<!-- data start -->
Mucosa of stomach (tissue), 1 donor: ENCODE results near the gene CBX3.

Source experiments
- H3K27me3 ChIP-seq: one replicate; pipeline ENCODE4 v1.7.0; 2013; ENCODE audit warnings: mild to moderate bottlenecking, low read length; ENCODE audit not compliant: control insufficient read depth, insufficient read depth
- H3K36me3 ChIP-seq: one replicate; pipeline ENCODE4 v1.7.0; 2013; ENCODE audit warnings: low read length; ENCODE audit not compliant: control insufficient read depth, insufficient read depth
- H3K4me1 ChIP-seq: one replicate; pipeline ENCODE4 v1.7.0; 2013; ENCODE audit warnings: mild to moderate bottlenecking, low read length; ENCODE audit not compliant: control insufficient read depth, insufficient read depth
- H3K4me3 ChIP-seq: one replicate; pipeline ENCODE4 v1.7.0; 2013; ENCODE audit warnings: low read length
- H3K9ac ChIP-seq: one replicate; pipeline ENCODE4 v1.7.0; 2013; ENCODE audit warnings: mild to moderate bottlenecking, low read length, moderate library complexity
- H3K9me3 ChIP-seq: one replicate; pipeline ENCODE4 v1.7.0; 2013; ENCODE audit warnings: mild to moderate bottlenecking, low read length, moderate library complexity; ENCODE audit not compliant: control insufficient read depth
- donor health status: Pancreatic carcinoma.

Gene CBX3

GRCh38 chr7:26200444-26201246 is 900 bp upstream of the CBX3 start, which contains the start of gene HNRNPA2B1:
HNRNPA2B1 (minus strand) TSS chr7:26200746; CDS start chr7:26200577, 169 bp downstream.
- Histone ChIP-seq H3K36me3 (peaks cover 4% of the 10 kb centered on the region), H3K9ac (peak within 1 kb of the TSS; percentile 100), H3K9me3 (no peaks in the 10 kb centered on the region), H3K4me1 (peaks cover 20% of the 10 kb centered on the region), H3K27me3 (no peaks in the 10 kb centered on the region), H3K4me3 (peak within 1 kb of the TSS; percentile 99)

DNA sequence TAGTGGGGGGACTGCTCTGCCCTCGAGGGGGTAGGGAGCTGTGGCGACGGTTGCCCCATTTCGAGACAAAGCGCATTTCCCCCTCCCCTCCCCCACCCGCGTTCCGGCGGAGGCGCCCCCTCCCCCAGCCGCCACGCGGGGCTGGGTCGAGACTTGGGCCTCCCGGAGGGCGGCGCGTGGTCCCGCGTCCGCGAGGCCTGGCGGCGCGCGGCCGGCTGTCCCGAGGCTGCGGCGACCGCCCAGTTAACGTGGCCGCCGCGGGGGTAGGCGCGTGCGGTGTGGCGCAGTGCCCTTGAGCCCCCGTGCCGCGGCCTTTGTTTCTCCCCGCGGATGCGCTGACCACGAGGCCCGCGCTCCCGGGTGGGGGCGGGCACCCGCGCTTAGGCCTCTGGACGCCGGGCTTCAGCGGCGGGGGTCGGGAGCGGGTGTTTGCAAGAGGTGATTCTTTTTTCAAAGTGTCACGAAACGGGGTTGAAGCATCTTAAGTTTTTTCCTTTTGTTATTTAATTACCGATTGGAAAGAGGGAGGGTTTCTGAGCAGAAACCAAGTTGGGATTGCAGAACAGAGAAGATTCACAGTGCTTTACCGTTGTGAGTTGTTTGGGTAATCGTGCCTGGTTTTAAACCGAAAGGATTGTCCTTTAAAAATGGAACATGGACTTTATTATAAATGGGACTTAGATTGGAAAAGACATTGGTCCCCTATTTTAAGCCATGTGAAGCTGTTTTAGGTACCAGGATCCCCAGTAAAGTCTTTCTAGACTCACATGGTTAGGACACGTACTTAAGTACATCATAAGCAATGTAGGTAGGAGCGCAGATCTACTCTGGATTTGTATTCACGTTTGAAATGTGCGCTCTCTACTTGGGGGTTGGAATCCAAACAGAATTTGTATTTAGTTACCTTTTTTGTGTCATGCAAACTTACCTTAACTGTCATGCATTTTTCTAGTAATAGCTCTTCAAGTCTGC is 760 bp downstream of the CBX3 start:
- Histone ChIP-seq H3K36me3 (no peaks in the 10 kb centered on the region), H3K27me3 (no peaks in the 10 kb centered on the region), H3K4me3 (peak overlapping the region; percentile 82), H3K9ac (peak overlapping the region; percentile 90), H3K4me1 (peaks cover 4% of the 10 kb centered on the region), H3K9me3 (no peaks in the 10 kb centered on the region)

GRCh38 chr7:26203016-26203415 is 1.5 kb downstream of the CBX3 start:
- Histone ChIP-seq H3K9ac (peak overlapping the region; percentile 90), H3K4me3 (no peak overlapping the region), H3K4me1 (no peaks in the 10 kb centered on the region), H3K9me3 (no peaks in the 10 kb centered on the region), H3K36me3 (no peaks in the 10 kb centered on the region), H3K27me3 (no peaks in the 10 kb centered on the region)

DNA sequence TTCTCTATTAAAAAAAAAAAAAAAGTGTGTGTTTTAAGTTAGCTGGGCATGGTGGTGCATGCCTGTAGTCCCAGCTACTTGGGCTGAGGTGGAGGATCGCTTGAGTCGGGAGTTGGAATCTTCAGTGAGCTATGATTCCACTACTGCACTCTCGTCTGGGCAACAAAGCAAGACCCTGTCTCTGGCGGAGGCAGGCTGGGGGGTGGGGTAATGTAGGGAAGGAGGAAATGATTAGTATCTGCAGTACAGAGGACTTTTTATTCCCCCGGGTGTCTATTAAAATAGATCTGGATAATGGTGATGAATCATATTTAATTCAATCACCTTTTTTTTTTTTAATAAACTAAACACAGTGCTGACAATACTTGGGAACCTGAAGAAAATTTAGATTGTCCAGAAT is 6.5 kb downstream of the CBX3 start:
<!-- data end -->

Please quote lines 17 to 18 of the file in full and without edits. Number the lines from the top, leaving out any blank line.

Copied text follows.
- Histone ChIP-seq H3K9ac (peak overlapping the region; percentile 90), H3K4me3 (no peak overlapping the region), H3K4me1 (no peaks in the 10 kb centered on the region), H3K9me3 (no peaks in the 10 kb centered on the region), H3K36me3 (no peaks in the 10 kb centered on the region), H3K27me3 (no peaks in the 10 kb centered on the region)

DNA sequence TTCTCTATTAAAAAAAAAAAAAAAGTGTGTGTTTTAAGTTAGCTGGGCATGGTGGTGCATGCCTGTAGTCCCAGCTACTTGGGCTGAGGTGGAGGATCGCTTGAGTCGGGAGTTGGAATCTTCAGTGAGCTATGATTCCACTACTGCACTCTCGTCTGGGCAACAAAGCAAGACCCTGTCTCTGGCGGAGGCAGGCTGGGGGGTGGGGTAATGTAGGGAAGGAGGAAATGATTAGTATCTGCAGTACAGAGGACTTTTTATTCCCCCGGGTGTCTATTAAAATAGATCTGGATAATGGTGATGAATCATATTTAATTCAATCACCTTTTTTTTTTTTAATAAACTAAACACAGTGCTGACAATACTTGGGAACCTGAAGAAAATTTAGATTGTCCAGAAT is 6.5 kb downstream of the CBX3 start: